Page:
and the Re-Creation of the Artist
Orley K. Marron
on a paper presented in the June 2010 Conference
Hawthorne in Concord:
Eden and Beyond
Hawthorne's complex and ambivalent attitude to art and to artists
has been noted by many critics, and explained in diverse ways.
However, close consideration of the characters in the narratives,
and specifically the animated art objects with which they interact,
show that his outlook actually evolved over time and became more
accepting and sympathetic towards creators. The change is most
marked when texts from two broad periods are compared: those
written in the years 1828 – 1837, and the narratives created
in the years beyond, 1838 – 1860. This change may reflect the
confidence, and the perspective, that Hawthorne gained from his
supportive artist wife Sophia.
Hawthorne's private diaries and published stories bear witness to
his relentless search for the ultimately effective expressive
medium: the perfect form through which the artist can accurately
convey human truths and experiences. Fascinated by visual art such
as painting and sculpting as well as photography, Hawthorne wondered
whether visual artists can give clear and truthful renderings of the
people, objects and scenes they observe.
European diaries reveal a critical and exhaustive exploration of
visual art in museums and galleries, and his conviction that visual
art cannot on its own depict the full truth.
In his diaries and letters Hawthorne also articulates his
frustration with written
as an incomplete medium of expression, divorced from tone of voice
or visual cues. "I wish there was something in the
intellectual world analogous to the Daguerrotype … in the
visible," writes Hawthorne in a love letter (December 1839) to
his wife-to-be Sophia Peabody, "something which should print
our deepest, and subtlest, and delicatest thoughts and feelings, as
minutely and accurately as the above-mentioned instrument paints the
various aspects of nature."
search for a literary
a tool that would accurately and delicately reveal the inner psyche
of people through words, remained an alluring but unattainable ideal
throughout his life. While it led him to develop, among other
devices, the human-like
animated art object, a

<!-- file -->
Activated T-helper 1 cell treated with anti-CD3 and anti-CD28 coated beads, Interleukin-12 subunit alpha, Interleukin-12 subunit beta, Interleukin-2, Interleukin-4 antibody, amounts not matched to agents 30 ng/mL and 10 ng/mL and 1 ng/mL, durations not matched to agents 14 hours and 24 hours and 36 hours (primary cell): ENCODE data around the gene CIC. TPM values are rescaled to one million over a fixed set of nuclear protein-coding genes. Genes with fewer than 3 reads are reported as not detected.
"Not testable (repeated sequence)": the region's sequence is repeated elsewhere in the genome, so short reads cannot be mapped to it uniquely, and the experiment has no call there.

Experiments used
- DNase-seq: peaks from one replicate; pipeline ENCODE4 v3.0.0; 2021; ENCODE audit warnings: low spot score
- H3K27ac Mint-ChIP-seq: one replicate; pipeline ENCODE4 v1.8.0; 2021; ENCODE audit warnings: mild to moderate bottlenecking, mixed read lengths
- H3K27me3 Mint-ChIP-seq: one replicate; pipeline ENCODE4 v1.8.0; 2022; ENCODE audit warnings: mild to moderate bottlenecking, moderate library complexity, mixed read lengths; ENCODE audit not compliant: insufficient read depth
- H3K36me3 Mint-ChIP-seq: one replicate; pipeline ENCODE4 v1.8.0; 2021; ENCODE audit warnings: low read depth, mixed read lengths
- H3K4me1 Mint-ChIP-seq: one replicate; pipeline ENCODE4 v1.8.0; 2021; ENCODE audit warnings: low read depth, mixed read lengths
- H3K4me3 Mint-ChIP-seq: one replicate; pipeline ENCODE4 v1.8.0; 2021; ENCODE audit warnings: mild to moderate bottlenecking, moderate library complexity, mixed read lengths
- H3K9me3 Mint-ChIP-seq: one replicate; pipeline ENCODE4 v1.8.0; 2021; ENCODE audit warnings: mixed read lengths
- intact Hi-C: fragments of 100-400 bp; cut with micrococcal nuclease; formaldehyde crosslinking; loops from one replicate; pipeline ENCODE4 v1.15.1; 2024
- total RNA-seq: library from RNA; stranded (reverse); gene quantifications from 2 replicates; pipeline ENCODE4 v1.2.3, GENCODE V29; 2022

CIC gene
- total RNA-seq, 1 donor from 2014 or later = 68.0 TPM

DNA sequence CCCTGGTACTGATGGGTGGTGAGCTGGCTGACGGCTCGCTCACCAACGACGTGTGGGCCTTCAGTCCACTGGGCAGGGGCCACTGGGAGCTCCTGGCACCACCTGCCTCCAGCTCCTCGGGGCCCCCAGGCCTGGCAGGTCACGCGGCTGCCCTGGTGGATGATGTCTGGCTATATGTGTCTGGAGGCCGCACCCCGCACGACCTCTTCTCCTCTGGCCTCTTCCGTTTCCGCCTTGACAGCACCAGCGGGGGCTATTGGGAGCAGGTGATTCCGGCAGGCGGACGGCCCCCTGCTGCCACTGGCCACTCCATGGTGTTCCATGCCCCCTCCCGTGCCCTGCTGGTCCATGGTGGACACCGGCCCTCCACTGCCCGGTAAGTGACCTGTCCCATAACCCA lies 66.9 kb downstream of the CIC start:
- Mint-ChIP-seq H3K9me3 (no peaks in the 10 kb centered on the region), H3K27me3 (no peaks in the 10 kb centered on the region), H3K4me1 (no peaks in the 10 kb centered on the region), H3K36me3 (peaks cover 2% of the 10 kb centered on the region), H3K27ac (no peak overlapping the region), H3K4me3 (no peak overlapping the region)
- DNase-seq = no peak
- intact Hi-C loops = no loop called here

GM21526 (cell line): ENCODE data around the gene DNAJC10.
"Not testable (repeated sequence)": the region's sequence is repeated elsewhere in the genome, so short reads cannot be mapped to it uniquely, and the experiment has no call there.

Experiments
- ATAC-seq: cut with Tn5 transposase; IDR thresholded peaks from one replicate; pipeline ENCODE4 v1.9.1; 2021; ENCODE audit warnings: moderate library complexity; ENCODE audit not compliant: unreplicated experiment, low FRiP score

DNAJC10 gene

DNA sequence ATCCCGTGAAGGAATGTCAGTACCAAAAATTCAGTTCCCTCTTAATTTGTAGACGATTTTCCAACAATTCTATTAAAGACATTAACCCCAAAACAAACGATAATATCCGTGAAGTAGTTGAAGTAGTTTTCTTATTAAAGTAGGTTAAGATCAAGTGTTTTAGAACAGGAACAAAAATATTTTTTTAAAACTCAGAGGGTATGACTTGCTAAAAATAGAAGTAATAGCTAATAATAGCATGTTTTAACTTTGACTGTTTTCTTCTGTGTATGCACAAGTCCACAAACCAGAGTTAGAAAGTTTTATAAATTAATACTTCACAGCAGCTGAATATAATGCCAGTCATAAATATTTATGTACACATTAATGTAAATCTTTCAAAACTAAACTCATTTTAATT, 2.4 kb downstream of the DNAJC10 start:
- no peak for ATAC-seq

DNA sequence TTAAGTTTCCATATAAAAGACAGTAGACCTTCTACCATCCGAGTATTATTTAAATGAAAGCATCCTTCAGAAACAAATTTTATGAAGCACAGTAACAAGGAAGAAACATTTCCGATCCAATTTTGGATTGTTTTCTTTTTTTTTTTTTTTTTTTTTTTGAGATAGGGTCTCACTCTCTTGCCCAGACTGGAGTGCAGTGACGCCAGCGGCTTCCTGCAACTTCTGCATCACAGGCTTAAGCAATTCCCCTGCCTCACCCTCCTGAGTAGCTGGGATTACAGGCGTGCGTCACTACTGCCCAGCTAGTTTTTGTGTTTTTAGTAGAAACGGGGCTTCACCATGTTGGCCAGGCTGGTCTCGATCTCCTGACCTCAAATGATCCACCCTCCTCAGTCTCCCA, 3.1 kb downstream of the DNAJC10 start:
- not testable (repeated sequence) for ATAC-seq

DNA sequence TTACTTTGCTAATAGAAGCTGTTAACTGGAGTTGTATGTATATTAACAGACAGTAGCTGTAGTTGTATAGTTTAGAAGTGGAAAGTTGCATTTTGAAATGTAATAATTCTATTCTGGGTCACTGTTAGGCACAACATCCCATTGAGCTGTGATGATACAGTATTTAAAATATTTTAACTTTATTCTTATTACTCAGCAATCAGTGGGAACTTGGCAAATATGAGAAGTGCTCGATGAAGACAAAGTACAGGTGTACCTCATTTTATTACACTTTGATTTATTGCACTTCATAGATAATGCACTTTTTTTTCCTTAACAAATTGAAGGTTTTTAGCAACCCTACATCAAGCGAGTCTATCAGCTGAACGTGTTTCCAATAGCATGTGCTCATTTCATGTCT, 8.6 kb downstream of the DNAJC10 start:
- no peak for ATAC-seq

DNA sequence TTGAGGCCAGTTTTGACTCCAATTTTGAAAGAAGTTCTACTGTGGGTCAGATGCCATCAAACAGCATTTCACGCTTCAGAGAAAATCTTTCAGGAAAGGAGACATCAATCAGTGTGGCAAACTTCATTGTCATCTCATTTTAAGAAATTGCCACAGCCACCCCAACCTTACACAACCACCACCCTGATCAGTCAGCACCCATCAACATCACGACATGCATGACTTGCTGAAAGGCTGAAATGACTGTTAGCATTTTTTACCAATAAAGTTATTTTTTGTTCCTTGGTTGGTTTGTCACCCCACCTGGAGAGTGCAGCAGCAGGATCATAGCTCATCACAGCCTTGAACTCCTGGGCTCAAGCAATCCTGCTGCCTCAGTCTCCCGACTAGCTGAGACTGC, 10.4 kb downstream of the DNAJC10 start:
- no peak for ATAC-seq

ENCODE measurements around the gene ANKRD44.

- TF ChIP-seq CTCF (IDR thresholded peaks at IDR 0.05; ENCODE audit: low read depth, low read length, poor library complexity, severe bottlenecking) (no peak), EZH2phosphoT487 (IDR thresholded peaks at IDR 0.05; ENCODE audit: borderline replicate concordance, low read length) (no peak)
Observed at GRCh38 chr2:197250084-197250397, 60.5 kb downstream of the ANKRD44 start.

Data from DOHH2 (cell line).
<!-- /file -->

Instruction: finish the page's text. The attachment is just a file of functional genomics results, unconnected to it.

vivid and effective fictional tool in the form of portrait paintings
and sculptures that “come to life”, Hawthorne could
never reconcile the ideal expressive art in his imagination with the
physical, embodied outcome of artistic work. His narratives time
and again describe the unsuccessful attempts of storytellers and
other creators to convey vital ideas to their audiences. This
insurmountable gap between the desired and the realized may
elucidate in part Hawthorne’s ambivalent approach to art and
artists, evident throughout his writing career.
in the earlier years of writing, Hawthorne’s frustrated
aesthetic aspirations were coupled with an unsupportive, even
hostile environment and great financial difficulties, leading him to
cast art and creativity in a particularly negative light. Between
the years 1828 and 1837, lacking public recognition and financial
rewards, and contending with criticism from his pragmatic Manning
relatives, Hawthorne's life-choice to be an author, a creative
artist, seemed almost unjustifiable to himself. Rita Gollin suggests
that his ambition was inherently “unrealistic in mercantile
America - since most books were imported from England or pirated,
and most magazine fiction was low-paid and published anonymously,”
but the young author, aware of these problems, nonetheless hoped to
succeed in an artistic career. Living in the New England society
that viewed poverty as shameful (unlike the European acceptance of
the poor bohemian creator), he suffered a deep sense of inadequacy
and contended with financial concerns that continued to haunt him
even in later years. Gloria Erlich points out that his sense of
material and social inadequacy was especially apparent when he lived
among the wealthier Concord intellectuals, renting the Emersons’
Manse. Hawthorne and his family had to remove from this Edenic
location because they could not afford to pay the rent. Erlich
suggests that Hawthorne's Manning family, and especially his
pragmatic and business-oriented uncle Robert Manning, engendered a
deep (perhaps crippling) ambivalence in Hawthorne as to the validity
and worthiness of being an writer, transmitting their emphasis on
money and diligence to the young artist: "The full flowering
of his artistic powers was delayed by a sense of triviality, a
conviction that serious masculinity was reserved for the ‘man
of affairs’ ".
Hawthorne reached near-solvency only at the age of forty-eight, and
had to rely on the aid of friends for support, suffering the "common
American shame of pecuniary failure when, after his expulsion from
the Salem Custom House, he had had to accept a fund raised for him
by friends" (Millicent Bell).
Hawthorne himself discussed his lack of success as matter of
that “ill-success in life is really and justly a matter of
shame… The fault of a failure is attributable – in a
great degree at least – to the man who fails”.
Alongside the sense of shame was the paralyzing conviction that the
public was indifferent to his artistic efforts, numbing his fingers
and his inspiration.
my writings had made any decided impression, I should have been
stimulated to greater exertions; but there has been no warmth of
approbation, so that I have always written with benumbed fingers."
these difficult years, Hawthorne wrote a series of tales that deal
in different ways with art and artists, some of which were published
anonymously or pseudonymously in the Token
Among them are "Fanshawe”
(1828), “The Village Uncle” (1835), “The Devil
in Manuscript” (1835), “Fragments from the Journal of a
Solitary Man” (1837) and “The Prophetic Pictures”
(1837). These warn
young men against choosing art as a profession: It is "a
dangerous resolution, anywhere in the world" says the narrator
of "The Story Teller," "it was fatal, in New
England," (Mosses 322). The tales convey a sense of futility